It will be understood by one skilled in the relevant art that different transmission modes and frequencies may be used by the wireless communications system for the transmissions to and from the wireless interactive device and that multiple transmission modes and frequencies may be used to accommodate interactive devices of different types simultaneously operated in the present system.
In one aspect, the present method includes the step of providing a wireless communication system adapted to transmit and receive messages with the wireless interactive devices used by the participants. The wireless system is used to disseminate promotional messages to the participants through the user output interface of the wireless device.
The wireless device employed in the present method preferably presents promotional messages or advertising from sponsors and/or advertisers. Monetary compensation for the presentation of such advertising material is optionally used to defray or underwrite the costs associated with practice of the present invention. Messages can be in the form of indicia 30 located (e.g., physically imprinted) on devices loaned, rented, sold, or otherwise provided to participants.
In still another aspect of the present method, demographic information or characteristics of the users of wireless interactive devices are gathered and used in various ways. Users may be asked to enter information, such as their age or gender. Alternatively, such information may already be extant and available in databases, such as records of cellular telephone customers. Such information may be used to select which of a plurality of advertisements or queries are most appropriate and likely to be of interest to a given user. The individual addressability of devices such as cellular telephones and wireless PDA's permits individually selected commercials to be presented to particular individuals or groups. Demographic information may also be used to tailor questions and limit contest participation to selected users. For example, in some embodiments participation in all or part of a survey or competition may be offered only to a demographically restricted group. At a casino or other entertainment venue within which entry to certain areas and participation in certain events, e.g. gambling and consumption of alcoholic beverages, is restricted by age, promotional messages may be limited accordingly. In addition, customer survey information is considered more useful by advertisers if the answers are categorized by the demographics of the respondents. All of these functions are easily implemented in the practice of the present method.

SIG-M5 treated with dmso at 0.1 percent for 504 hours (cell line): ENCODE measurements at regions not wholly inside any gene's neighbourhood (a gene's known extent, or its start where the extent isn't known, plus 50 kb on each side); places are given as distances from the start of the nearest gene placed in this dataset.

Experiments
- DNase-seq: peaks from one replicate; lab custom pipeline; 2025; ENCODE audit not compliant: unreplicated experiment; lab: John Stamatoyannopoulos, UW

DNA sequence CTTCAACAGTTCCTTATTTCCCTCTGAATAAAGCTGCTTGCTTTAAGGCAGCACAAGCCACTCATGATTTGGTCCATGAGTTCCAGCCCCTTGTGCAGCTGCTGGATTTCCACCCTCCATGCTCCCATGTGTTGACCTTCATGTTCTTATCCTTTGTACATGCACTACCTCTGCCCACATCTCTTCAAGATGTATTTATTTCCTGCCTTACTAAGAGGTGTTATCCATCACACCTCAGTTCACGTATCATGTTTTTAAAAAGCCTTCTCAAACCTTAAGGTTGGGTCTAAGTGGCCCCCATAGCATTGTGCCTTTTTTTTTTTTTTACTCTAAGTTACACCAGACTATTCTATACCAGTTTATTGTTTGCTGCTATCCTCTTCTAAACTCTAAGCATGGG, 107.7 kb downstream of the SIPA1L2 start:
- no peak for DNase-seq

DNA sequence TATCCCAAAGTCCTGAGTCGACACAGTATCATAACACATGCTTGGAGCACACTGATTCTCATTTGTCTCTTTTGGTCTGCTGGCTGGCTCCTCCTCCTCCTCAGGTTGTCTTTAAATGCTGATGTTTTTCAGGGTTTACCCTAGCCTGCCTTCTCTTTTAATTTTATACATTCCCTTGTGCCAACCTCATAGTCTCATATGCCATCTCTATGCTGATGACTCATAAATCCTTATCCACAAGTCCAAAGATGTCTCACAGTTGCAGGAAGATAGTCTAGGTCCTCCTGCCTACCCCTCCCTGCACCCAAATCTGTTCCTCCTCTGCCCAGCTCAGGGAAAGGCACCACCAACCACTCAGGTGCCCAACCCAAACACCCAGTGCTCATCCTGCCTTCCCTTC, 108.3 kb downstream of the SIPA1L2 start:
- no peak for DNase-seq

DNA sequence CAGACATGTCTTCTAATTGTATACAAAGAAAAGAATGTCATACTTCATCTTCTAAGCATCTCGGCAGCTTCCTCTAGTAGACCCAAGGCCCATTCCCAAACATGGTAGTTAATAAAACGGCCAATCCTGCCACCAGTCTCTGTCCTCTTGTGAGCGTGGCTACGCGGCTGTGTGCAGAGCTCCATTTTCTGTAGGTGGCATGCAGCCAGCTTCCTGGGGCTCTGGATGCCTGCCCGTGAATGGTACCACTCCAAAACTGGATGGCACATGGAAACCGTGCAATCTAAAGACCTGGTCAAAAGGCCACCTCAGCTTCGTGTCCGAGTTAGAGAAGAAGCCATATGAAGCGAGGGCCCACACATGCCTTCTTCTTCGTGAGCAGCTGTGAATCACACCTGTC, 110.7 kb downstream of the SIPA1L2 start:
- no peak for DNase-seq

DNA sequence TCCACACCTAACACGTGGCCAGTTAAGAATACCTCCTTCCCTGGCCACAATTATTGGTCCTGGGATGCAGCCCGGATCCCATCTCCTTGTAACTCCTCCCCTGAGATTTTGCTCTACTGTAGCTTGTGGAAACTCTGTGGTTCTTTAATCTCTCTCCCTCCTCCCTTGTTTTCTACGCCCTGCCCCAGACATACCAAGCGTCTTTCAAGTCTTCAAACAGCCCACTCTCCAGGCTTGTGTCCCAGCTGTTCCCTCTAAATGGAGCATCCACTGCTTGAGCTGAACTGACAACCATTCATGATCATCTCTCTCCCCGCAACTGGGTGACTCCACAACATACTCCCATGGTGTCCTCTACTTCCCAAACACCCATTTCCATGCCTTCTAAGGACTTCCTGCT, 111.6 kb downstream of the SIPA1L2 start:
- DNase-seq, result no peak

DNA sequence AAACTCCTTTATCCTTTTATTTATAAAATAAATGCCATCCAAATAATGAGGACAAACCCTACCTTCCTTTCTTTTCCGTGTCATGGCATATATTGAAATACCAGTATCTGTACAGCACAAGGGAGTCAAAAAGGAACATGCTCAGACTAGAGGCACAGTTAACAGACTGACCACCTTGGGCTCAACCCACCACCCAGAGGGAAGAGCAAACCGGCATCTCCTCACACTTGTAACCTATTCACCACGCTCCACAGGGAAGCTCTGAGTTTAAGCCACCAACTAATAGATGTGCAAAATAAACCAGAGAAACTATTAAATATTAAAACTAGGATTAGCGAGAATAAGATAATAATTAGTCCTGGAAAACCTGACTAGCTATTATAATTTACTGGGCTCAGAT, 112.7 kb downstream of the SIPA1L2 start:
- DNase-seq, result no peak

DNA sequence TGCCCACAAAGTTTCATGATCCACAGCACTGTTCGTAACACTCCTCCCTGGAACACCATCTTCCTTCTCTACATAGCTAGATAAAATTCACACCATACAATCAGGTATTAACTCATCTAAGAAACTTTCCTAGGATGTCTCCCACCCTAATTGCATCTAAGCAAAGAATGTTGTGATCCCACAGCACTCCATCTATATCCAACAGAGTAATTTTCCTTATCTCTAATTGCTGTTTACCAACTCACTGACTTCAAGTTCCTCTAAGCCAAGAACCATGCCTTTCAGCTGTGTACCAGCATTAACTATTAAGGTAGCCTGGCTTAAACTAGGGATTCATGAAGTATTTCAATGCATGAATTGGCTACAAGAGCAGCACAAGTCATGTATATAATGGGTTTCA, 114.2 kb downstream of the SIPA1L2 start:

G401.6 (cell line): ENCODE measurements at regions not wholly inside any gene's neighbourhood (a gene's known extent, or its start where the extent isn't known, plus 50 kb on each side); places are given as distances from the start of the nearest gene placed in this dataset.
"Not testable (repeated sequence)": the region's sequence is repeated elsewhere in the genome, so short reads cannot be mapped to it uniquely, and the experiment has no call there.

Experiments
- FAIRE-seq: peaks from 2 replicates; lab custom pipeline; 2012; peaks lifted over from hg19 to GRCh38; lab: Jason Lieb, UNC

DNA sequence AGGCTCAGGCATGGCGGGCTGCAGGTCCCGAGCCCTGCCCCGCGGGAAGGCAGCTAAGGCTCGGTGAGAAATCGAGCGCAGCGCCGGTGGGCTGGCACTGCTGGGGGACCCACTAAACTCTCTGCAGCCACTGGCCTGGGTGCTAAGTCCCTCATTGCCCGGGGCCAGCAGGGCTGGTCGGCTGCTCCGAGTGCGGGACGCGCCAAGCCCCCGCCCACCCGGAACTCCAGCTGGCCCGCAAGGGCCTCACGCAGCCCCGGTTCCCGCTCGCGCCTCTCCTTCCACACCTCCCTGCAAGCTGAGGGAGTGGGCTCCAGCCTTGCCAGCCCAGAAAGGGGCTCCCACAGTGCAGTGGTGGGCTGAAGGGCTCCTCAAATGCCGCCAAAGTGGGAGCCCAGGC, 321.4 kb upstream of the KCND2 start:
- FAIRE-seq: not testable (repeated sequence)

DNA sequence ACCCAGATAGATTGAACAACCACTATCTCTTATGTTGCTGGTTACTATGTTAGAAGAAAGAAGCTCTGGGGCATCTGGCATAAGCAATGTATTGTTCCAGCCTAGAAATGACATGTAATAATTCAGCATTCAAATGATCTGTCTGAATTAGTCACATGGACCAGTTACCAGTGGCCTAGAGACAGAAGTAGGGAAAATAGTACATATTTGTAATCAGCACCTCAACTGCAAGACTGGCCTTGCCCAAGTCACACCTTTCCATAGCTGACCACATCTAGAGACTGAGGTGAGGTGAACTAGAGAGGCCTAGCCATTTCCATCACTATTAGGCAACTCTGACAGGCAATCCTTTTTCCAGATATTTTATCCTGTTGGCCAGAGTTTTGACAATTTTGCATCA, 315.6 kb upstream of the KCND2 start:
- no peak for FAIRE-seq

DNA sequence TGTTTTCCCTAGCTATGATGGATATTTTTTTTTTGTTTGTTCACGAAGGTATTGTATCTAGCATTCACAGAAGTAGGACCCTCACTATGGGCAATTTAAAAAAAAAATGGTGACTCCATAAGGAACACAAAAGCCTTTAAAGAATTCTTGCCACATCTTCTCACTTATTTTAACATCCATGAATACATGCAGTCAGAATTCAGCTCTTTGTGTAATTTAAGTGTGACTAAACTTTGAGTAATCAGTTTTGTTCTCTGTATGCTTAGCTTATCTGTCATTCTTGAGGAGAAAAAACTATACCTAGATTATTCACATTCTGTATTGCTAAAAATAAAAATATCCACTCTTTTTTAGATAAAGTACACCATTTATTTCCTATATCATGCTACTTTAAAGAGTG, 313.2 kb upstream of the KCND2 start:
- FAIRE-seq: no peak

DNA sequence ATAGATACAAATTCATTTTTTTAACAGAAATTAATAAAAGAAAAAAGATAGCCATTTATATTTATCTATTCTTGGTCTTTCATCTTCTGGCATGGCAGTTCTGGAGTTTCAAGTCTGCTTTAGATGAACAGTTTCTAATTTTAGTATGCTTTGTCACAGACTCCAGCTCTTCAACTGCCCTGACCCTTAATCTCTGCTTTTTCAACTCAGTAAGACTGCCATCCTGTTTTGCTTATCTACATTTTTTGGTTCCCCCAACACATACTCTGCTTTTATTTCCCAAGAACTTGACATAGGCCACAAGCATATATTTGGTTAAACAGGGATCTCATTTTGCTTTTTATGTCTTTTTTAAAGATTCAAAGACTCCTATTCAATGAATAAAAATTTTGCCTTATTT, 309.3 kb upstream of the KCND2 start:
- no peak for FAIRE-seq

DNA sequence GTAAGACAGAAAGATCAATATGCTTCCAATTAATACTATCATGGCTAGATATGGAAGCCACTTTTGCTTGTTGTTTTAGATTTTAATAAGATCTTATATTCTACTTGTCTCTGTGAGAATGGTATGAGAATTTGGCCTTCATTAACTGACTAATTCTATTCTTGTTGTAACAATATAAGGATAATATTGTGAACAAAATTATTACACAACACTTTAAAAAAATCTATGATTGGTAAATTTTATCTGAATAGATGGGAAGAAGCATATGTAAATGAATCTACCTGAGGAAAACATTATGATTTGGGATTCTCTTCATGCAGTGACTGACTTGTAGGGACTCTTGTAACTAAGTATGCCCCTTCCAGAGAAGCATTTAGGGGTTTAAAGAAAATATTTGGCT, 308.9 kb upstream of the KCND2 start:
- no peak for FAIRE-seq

In an aspect of the invention, interactive participation using the present method and system is limited to participants who have been enrolled. Such enrollment may be effected by any suitable process carried out either before or during the entertainment event or activity. Optionally, enrollment requires monetary consideration from the person becoming an enrolled participant. Preferably, a participant enrolls by entering suitable information using the wireless interactive device. In some implementations, prospective participants may enroll by a method including a request for enrollment transmitted by telephone, e-mail, interactive registration through an Internet site, regular postal mail, in person at a kiosk or a dedicated terminal provided at the venue. Optionally, the patron is provided with an activation code to be entered using the user input interface of the wireless device. Alternatively, persons having a suitable wireless device with localization circuitry may be identified as being present in the venue and thereafter enrolled automatically or be prompted to accept enrollment, e.g. by exchange of text messages. In other embodiments, participation is limited to persons who have enrolled and who are also identified by wireless device localization circuitry as being physically present at the event venue. Optionally, the participant status is terminated when the individual is no longer present in the venue, but may be restored automatically upon return to the venue. The enrollment may also be for a predetermined time period and expire thereafter. The dissemination of information, such as promotional messages and queries for the interactive contests afforded by the present method, may be limited to participants actually present at the venue.